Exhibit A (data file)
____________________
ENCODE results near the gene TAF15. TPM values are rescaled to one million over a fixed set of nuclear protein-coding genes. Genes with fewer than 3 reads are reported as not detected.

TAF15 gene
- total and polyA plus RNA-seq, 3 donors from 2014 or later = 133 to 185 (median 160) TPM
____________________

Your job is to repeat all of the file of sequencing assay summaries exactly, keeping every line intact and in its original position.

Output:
ENCODE results near the gene TAF15. TPM values are rescaled to one million over a fixed set of nuclear protein-coding genes. Genes with fewer than 3 reads are reported as not detected.

TAF15 gene
- total and polyA plus RNA-seq, 3 donors from 2014 or later = 133 to 185 (median 160) TPM